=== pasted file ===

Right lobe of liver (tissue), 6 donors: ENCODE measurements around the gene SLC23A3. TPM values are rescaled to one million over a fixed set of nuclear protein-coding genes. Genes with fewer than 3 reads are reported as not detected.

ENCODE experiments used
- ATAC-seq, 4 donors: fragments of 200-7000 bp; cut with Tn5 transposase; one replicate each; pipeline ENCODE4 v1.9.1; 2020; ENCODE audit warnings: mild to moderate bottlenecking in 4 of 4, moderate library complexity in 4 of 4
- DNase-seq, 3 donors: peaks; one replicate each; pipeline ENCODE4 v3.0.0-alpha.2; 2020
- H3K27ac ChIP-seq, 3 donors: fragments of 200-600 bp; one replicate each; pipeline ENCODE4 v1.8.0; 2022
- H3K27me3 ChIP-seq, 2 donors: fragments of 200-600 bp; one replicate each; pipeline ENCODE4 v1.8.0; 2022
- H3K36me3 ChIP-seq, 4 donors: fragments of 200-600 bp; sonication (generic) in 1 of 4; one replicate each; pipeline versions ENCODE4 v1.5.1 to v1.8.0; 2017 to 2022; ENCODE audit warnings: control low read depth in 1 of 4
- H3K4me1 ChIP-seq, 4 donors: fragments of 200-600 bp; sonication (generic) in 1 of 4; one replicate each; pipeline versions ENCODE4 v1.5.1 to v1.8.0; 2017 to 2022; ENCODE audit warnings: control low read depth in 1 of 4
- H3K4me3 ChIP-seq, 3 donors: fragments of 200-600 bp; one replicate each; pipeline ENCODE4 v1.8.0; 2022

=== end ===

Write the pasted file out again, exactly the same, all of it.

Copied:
Right lobe of liver (tissue), 6 donors: ENCODE measurements around the gene SLC23A3. TPM values are rescaled to one million over a fixed set of nuclear protein-coding genes. Genes with fewer than 3 reads are reported as not detected.

ENCODE experiments used
- ATAC-seq, 4 donors: fragments of 200-7000 bp; cut with Tn5 transposase; one replicate each; pipeline ENCODE4 v1.9.1; 2020; ENCODE audit warnings: mild to moderate bottlenecking in 4 of 4, moderate library complexity in 4 of 4
- DNase-seq, 3 donors: peaks; one replicate each; pipeline ENCODE4 v3.0.0-alpha.2; 2020
- H3K27ac ChIP-seq, 3 donors: fragments of 200-600 bp; one replicate each; pipeline ENCODE4 v1.8.0; 2022
- H3K27me3 ChIP-seq, 2 donors: fragments of 200-600 bp; one replicate each; pipeline ENCODE4 v1.8.0; 2022
- H3K36me3 ChIP-seq, 4 donors: fragments of 200-600 bp; sonication (generic) in 1 of 4; one replicate each; pipeline versions ENCODE4 v1.5.1 to v1.8.0; 2017 to 2022; ENCODE audit warnings: control low read depth in 1 of 4
- H3K4me1 ChIP-seq, 4 donors: fragments of 200-600 bp; sonication (generic) in 1 of 4; one replicate each; pipeline versions ENCODE4 v1.5.1 to v1.8.0; 2017 to 2022; ENCODE audit warnings: control low read depth in 1 of 4
- H3K4me3 ChIP-seq, 3 donors: fragments of 200-600 bp; one replicate each; pipeline ENCODE4 v1.8.0; 2022